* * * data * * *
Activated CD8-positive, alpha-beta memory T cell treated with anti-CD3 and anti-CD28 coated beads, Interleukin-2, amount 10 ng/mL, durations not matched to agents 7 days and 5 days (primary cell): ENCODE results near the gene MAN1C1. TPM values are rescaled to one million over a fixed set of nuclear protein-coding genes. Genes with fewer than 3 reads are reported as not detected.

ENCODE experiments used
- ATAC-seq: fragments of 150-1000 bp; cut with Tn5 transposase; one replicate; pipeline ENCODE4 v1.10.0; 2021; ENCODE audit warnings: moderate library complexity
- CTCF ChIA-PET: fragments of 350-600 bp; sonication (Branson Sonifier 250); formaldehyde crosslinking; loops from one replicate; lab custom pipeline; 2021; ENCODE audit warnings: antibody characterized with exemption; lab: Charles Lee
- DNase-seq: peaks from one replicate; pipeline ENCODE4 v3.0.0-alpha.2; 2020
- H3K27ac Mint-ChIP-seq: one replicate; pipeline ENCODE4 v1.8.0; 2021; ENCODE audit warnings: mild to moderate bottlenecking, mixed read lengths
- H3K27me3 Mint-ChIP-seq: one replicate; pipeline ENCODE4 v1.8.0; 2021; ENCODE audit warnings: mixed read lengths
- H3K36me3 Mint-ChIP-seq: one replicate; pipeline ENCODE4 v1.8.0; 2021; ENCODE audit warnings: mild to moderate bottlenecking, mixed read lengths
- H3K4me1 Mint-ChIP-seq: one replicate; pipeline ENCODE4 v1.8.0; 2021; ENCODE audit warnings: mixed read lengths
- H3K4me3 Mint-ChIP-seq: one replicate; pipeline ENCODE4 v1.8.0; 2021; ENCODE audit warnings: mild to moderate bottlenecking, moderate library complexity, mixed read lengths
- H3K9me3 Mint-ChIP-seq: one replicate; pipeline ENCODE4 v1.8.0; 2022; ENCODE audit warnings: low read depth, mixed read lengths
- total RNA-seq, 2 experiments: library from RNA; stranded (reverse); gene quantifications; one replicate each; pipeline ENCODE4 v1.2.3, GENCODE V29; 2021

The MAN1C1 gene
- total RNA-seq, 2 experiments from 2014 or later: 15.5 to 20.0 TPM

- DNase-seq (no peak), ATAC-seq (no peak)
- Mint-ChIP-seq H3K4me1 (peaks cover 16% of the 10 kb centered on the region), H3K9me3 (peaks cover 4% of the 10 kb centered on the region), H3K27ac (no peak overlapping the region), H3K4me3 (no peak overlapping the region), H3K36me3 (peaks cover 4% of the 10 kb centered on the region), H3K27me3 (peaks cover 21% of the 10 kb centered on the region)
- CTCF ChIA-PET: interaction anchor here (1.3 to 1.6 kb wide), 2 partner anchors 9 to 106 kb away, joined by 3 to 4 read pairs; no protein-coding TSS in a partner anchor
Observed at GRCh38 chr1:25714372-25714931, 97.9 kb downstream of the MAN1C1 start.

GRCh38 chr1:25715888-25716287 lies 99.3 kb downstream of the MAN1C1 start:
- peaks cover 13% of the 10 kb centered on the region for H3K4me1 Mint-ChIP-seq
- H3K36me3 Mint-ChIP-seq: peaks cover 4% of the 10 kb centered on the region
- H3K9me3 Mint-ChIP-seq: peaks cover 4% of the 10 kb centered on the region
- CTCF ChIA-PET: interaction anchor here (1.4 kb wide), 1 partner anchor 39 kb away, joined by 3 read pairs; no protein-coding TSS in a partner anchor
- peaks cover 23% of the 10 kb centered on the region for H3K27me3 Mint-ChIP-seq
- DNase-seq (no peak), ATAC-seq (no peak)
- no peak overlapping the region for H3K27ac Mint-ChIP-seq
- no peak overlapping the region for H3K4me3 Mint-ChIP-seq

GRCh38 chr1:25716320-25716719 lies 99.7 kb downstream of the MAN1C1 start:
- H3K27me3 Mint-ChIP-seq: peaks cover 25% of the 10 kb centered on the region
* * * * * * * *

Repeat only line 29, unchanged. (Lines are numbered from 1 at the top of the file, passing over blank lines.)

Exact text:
- H3K27me3 Mint-ChIP-seq: peaks cover 25% of the 10 kb centered on the region